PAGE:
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Vombatus ursinus

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Taxonomy [top]

Kingdom Phylum Class Order Family
ANIMALIA CHORDATA MAMMALIA DIPROTODONTIA VOMBATIDAE

Scientific Name: Vombatus ursinus
Species Authority: (Shaw, 1800)
Common Name(s):
English Common Wombat, Coarse-haired Wombat
French Wombat Commun

Assessment Information [top]

Red List Category & Criteria: Least Concern ver 3.1
Year Published: 2008
Date Assessed: 2008-06-30
Assessor(s): Taggart, D., Martin, R. & Menkhorst, P.
Reviewer(s): Lamoreux, J. & Hilton-Taylor, C. (Global Mammal Assessment Team)
Justification:
Listed as Least Concern as the species is common, has a wide distribution, tolerates a broad range of habitats, and because it is unlikely to be undergoing a decline in population.
History:
1996 Lower Risk/least concern (Baillie and Groombridge 1996)

Geographic Range [top]

Range Description: The Common Wombat is endemic to south-eastern Australia, where it has a discontinuous and fragmented range from south-eastern Queensland to south-eastern South Australia on the mainland, and on Flinders Island and Tasmania (McIlroy 2008). It ranges in elevation from sea level to 1,800 m.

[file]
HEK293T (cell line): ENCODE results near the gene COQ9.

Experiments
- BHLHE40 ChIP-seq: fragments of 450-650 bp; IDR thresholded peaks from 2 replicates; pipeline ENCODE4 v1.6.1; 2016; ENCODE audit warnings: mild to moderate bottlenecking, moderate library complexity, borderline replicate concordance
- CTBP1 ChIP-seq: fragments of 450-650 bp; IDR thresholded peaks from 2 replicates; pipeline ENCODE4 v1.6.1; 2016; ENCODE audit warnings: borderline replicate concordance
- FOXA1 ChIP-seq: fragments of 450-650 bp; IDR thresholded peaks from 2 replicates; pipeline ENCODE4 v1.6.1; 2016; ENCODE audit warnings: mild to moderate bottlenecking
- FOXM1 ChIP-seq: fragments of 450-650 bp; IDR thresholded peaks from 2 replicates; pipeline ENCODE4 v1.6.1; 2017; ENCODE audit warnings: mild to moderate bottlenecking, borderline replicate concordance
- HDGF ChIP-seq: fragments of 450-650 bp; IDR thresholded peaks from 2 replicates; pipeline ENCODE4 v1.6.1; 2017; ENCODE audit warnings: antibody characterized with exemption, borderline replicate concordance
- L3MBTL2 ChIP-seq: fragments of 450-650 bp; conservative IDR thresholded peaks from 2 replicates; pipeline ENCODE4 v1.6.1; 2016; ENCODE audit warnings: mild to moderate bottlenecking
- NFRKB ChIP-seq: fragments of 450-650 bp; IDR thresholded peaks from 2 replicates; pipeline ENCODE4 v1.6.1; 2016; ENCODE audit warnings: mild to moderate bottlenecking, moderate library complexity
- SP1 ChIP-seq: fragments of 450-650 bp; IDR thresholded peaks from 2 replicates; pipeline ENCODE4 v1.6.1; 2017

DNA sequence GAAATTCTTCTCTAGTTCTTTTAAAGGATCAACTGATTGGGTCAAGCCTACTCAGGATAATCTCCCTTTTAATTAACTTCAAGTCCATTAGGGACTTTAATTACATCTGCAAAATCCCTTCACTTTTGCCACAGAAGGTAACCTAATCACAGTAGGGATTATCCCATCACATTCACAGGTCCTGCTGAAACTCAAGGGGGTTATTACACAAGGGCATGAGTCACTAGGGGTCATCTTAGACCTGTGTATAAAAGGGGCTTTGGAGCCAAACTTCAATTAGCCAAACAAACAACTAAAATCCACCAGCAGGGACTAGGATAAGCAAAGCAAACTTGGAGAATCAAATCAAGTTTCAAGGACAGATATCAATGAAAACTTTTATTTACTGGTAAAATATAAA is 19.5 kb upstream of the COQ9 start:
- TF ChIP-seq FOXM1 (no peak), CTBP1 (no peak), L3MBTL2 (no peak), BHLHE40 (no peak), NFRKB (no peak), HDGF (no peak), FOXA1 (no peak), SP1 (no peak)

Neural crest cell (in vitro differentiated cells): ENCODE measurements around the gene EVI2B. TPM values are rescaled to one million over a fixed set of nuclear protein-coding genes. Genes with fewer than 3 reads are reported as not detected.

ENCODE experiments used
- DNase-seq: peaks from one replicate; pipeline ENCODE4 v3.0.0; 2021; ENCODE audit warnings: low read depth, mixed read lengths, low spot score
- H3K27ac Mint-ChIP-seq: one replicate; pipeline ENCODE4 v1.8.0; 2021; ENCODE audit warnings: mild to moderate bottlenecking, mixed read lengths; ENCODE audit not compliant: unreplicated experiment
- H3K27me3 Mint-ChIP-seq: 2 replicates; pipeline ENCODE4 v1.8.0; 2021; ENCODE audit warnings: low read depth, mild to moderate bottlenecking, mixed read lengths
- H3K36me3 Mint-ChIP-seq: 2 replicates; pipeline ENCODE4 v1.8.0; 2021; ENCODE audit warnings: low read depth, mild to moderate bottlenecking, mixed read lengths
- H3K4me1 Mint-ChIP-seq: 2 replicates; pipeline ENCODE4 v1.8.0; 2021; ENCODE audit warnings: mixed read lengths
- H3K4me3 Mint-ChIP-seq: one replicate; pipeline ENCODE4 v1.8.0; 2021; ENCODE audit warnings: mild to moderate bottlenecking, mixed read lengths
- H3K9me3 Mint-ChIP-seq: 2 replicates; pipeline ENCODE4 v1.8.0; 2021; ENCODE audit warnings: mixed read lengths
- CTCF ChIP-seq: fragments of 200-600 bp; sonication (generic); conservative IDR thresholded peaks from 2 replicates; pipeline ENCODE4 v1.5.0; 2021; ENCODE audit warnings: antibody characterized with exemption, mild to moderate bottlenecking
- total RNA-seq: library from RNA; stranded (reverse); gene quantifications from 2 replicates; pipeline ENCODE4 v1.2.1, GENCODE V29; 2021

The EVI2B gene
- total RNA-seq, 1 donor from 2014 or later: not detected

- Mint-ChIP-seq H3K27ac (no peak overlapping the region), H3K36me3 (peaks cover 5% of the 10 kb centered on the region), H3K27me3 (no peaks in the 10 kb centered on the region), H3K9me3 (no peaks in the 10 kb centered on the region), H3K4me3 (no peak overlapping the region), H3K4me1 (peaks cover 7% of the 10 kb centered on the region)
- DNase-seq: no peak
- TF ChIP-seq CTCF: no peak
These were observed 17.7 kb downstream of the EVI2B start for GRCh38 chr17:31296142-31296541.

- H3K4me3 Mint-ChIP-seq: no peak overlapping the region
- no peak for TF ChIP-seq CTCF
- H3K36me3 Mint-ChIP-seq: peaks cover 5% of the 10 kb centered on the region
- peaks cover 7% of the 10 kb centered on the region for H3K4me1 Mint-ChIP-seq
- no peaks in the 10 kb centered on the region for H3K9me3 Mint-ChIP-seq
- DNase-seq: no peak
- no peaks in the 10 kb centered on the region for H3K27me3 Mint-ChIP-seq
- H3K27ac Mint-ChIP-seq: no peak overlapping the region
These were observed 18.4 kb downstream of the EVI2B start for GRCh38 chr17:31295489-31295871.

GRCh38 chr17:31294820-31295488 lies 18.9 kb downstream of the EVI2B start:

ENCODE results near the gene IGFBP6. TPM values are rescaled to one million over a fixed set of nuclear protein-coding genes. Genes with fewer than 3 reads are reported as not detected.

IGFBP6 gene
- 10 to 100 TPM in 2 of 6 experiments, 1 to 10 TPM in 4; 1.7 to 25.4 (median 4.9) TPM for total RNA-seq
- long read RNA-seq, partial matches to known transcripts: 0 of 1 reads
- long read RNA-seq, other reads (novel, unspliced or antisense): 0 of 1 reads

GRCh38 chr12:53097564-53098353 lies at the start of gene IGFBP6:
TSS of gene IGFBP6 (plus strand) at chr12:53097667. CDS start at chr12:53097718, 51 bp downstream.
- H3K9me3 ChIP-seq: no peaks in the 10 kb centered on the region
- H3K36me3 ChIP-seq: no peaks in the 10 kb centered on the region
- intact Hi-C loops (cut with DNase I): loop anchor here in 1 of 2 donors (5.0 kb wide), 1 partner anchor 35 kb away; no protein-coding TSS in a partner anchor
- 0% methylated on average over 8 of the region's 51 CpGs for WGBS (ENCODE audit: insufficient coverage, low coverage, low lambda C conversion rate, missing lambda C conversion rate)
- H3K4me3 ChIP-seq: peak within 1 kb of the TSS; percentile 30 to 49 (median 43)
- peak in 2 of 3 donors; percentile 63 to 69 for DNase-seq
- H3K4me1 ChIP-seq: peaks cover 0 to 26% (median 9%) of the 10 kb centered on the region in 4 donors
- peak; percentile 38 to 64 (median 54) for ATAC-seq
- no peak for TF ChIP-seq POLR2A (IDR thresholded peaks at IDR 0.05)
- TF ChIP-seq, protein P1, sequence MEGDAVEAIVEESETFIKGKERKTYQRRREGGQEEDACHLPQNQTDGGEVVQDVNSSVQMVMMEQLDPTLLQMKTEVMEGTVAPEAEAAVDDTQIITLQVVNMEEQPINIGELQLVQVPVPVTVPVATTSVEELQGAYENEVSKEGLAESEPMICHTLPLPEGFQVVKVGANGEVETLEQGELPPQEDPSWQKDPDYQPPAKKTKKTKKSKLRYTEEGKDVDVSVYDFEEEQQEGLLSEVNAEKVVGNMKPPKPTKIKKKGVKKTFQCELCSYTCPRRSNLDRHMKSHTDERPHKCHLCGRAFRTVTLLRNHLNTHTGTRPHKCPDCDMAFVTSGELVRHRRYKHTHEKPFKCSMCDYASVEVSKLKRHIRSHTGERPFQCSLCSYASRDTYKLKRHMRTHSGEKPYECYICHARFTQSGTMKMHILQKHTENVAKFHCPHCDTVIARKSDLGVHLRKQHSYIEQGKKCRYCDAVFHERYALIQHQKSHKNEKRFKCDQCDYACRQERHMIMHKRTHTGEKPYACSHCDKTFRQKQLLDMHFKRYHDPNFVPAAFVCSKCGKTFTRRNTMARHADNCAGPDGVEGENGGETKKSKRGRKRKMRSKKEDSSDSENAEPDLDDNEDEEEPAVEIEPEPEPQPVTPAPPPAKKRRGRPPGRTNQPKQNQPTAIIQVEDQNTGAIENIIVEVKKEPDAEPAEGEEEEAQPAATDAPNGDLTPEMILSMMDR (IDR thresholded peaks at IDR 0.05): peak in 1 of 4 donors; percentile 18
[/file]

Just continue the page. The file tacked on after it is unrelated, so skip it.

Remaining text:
Countries:
Native:
Australia
Range Map: Click here to open the map viewer and explore range.

Population [top]

Population: This species is common.
Population Trend: Stable

Habitat and Ecology [top]

Habitat and Ecology: It is found in temperate forested areas, sclerophyll forest, coastal scrub, and heathland (McIlroy 2008). It is a largely solitary species, that lives in a system of burrows. Breeding can take place at any time of the year, with a single young being born (McIlroy 2008). The young are dependent on the female for at least 17 months. Common Wombats become sexually mature at about two years, and can live up to 11 years in the wild (McIlroy 2008).
Systems: Terrestrial

Threats [top]

Major Threat(s): There appear to be no major threats to this species. It has historically declined through conversion of native vegetation to agricultural land, and may continue to be threatened by this in parts of its range. Individual animals may be killed by feral dogs and by road vehicles. Populations at the fringes of the range are susceptible to sarcoptic mange.

Conservation Actions [top]

Conservation Actions: It is present in some protected areas. It is protected in most states except for eastern Victoria where it is classed as vermin, mainly because of the damage it causes to fencing.

Citation: Taggart, D., Martin, R. & Menkhorst, P. 2008. Vombatus ursinus. The IUCN Red List of Threatened Species. Version 2014.3. <www.iucnredlist.org>. Downloaded on 20 December 2014.
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